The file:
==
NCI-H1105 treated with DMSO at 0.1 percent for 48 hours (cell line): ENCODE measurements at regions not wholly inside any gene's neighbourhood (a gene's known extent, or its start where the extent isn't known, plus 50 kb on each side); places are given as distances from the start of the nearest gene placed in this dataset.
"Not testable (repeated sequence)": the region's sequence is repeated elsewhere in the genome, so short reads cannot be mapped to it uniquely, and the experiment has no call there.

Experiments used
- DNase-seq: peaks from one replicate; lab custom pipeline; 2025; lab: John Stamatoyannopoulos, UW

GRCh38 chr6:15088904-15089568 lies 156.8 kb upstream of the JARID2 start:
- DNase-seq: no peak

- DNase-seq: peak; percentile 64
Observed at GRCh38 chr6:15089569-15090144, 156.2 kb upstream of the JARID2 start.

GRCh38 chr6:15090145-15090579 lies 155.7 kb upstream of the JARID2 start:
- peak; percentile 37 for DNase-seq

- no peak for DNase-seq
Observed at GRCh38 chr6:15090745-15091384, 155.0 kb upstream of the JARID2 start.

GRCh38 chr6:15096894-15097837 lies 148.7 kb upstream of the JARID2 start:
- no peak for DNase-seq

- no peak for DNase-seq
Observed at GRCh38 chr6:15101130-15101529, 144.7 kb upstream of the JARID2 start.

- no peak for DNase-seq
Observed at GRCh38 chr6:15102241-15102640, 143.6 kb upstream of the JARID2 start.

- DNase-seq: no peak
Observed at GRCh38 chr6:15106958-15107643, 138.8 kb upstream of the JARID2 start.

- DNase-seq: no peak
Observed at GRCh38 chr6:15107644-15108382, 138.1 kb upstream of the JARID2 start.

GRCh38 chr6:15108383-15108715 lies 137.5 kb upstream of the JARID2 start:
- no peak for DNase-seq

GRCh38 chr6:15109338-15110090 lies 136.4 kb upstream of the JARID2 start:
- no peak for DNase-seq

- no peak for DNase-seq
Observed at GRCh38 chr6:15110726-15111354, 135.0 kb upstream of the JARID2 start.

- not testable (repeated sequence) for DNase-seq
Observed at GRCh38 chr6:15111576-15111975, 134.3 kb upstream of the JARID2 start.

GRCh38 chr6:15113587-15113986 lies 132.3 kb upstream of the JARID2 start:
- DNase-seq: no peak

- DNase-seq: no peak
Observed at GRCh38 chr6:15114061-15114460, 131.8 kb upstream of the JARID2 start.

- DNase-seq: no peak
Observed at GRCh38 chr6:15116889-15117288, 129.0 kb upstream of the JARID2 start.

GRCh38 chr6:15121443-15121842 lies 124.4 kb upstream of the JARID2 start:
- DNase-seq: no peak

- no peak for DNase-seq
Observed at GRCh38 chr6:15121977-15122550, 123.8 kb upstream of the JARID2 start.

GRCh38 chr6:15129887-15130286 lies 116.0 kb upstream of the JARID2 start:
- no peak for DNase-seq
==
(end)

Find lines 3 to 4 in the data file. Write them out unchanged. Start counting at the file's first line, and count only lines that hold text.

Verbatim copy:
Experiments used
- DNase-seq: peaks from one replicate; lab custom pipeline; 2025; lab: John Stamatoyannopoulos, UW